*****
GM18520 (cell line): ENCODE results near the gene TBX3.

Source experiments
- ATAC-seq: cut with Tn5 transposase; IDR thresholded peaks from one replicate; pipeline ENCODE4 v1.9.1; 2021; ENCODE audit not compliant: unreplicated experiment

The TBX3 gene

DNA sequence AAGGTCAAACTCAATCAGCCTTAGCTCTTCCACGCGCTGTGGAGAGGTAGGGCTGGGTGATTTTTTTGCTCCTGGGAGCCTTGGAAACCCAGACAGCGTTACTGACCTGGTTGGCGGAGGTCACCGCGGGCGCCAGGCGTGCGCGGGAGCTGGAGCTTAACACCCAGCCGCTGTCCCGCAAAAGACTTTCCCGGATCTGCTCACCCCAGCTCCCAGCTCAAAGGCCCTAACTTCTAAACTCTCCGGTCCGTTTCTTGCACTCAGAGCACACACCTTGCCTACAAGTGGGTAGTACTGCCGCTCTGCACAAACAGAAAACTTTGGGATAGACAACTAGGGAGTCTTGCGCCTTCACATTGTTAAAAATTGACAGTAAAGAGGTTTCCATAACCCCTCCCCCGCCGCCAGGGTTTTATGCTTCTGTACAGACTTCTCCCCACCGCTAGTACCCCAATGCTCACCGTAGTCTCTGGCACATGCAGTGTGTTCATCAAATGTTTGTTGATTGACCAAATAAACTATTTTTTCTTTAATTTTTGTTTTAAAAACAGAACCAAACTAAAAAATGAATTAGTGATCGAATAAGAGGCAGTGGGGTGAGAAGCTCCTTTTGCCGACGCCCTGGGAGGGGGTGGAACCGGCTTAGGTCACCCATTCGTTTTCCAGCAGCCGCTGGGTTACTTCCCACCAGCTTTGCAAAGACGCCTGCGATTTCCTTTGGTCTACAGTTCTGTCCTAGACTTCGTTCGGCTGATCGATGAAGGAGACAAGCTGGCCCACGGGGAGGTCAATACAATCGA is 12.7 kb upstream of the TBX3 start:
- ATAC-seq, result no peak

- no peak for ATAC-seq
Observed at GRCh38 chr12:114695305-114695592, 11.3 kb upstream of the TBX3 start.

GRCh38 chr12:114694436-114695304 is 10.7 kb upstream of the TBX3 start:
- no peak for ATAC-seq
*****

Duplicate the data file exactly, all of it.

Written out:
GM18520 (cell line): ENCODE results near the gene TBX3.

Source experiments
- ATAC-seq: cut with Tn5 transposase; IDR thresholded peaks from one replicate; pipeline ENCODE4 v1.9.1; 2021; ENCODE audit not compliant: unreplicated experiment

The TBX3 gene

DNA sequence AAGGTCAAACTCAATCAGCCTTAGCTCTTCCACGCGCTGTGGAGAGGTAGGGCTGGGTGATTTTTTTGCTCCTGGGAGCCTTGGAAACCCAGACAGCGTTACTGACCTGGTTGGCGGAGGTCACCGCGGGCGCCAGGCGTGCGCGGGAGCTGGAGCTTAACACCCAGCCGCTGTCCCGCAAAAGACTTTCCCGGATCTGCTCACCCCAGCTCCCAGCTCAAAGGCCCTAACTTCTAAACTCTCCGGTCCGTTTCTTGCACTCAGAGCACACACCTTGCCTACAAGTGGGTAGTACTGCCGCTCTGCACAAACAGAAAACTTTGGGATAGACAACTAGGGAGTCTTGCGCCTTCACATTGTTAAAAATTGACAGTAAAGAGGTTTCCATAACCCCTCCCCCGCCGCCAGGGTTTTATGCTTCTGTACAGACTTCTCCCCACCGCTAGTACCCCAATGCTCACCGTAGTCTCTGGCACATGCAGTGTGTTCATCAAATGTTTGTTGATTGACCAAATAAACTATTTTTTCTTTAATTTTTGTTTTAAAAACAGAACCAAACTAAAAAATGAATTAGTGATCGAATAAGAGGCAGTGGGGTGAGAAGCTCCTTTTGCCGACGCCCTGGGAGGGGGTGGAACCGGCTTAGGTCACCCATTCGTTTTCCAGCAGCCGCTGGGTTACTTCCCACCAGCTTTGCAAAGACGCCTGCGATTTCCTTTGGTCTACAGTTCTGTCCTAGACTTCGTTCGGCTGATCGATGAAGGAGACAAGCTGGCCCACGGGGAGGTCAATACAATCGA is 12.7 kb upstream of the TBX3 start:
- ATAC-seq, result no peak

- no peak for ATAC-seq
Observed at GRCh38 chr12:114695305-114695592, 11.3 kb upstream of the TBX3 start.

GRCh38 chr12:114694436-114695304 is 10.7 kb upstream of the TBX3 start:
- no peak for ATAC-seq